Spring Has Sprung
March 14, 2012 § 1 Comment
Lovely springtime weather in New York, that softness in the air, the tender shoots greening the soil in the park, afternoon light lavender on the 19th century stone houses. I was wearing my boots and winter jacket, unzipped; in the park a young woman was hula hooping in a two-piece bathing suit and knee socks. The families are out; the lovers are out; the old people sit on the benches, basking like reptiles in the sun.
That was Sunday. Yesterday was even warmer, in the 70’s, and all the memories of summer came rushing back, good and bad. I’m putting the bad aside for the moment. The best thing about this year is that it’s not last year.
It’s been long enough now that I haven’t spent weekends in the country that the flowers and trees of Manhattan, the hyacinths and daffodils, have full potency; all it takes is two feet square of new blooms in turned earth to make me feel that renewal that I’ve been so desperate to attain, that people keep insisting I’m capable of.
The future is precarious; I very much need new work so if anyone needs a crack editor/writer; if you need your novel critiqued, your academic paper edited; if English is your second language and you write it well but not perfectly and you’d like any professional communication polished and checked for errors; if you want your website improved (with words, not programming skills), get in touch. I’m in this position because I spent too many decades devoted to creative work, and had the means to do so, which I don’t anymore. But coming late to the professional world has its advantages: the worldly knowledge of age, the curiosity of youth…and if I don’t quite have the stamina of youth, in freelance work that’s not the problem it might be if you were hiring me for a 60 hour work week.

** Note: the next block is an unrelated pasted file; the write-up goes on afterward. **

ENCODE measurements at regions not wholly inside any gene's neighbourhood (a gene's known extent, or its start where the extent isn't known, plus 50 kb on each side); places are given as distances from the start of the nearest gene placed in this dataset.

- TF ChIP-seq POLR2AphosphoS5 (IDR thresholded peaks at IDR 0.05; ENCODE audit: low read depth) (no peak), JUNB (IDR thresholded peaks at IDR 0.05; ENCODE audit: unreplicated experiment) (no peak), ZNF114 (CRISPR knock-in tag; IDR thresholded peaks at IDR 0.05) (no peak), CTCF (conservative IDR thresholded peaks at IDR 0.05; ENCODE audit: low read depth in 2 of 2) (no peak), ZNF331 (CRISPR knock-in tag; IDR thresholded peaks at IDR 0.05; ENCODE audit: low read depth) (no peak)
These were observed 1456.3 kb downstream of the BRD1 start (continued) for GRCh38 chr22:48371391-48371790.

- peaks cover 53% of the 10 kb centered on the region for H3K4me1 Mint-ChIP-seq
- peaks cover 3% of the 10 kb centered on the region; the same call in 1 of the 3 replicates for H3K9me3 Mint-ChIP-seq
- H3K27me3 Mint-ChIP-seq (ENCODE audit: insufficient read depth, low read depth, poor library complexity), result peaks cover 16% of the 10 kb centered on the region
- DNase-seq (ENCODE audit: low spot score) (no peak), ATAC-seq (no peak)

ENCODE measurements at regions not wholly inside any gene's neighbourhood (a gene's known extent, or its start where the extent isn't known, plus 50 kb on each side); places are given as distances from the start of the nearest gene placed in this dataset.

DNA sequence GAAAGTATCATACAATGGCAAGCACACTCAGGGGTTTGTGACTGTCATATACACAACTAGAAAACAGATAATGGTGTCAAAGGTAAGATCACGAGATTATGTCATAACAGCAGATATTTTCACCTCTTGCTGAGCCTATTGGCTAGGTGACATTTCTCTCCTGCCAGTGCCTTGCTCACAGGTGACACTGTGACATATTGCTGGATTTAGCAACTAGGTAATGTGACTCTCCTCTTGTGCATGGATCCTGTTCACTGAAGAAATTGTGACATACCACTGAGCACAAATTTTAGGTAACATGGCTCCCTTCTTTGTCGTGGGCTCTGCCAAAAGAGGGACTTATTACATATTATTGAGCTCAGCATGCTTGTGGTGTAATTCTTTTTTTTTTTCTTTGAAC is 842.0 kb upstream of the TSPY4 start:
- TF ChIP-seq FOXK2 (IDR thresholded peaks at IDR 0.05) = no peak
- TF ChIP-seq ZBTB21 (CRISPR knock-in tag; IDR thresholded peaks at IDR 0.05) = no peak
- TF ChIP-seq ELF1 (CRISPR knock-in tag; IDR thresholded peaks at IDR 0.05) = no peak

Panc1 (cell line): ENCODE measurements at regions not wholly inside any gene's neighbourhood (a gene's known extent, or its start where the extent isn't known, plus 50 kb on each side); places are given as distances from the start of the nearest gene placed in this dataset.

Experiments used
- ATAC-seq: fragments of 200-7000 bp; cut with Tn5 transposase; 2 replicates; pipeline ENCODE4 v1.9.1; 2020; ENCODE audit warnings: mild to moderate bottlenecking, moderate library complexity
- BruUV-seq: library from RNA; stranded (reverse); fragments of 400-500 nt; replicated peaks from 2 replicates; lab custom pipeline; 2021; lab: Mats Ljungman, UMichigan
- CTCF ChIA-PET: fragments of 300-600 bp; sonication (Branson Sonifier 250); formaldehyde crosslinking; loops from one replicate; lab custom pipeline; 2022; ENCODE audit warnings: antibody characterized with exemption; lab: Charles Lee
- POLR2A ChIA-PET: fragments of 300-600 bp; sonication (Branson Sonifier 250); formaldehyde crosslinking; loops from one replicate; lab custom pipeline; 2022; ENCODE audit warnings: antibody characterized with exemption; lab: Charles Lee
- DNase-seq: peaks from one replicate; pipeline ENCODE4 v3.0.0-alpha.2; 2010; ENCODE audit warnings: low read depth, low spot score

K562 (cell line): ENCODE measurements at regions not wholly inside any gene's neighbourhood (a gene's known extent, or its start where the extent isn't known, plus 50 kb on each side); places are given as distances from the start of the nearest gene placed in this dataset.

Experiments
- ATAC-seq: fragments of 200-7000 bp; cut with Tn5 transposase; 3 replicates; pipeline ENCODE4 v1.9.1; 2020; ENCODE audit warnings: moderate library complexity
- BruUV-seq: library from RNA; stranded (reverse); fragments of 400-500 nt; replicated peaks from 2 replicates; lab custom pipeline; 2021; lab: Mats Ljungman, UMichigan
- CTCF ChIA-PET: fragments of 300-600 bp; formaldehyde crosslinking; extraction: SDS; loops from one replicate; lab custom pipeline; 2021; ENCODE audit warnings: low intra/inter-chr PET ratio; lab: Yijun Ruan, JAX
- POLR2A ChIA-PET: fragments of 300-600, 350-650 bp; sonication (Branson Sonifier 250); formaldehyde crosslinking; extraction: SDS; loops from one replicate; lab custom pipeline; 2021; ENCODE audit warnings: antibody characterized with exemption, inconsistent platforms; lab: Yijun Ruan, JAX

But I’m feeling optimistic. They say (far too often they say) that what doesn’t kill you makes you stronger; it’s also true that what doesn’t kill you now will kill you later, so it’s best to get on with things. The cats need new catnip mice. I need a haircut and sandals, and to have my teeth cleaned. Money should grow in the spring, not outdoors where anyone could take it, but inside, behind the books, beneath the lacy things, under the bed. My friend Paula once told me about a Brazilian voodoo (not the right name for the magical tradition, but whatever is Brazilian that’s like voodoo) belief that if you said the right prayer over your money as you spent it, it would come back to you, creeping out of cash registers and others’ pockets to return like a dog, faithful to the end. Let’s call this a metaphor for art—though I’m quite sure it wasn’t meant to be so; let’s pretend all the ninnies are right and if I ask the universe nicely, it will pause in its endless expansion, and toss me a few of its magic marbles, beans, geese, what have you. When the beggar accosts me, I shall be kind. When the frog asks for a kiss, it will be given. I just hope the good fortune doesn’t show up in some especially dodgy guise because I’m really not going to answer any chain letters or send my social security number to that U.K. site that keeps claiming I’ve won a million pounds. Nor am I going into any dark, stinky basements just because I hear a ghostly whisper, “Come, dear child, I have a little surprise for you.” You have to do better than that, Fairy Godmother.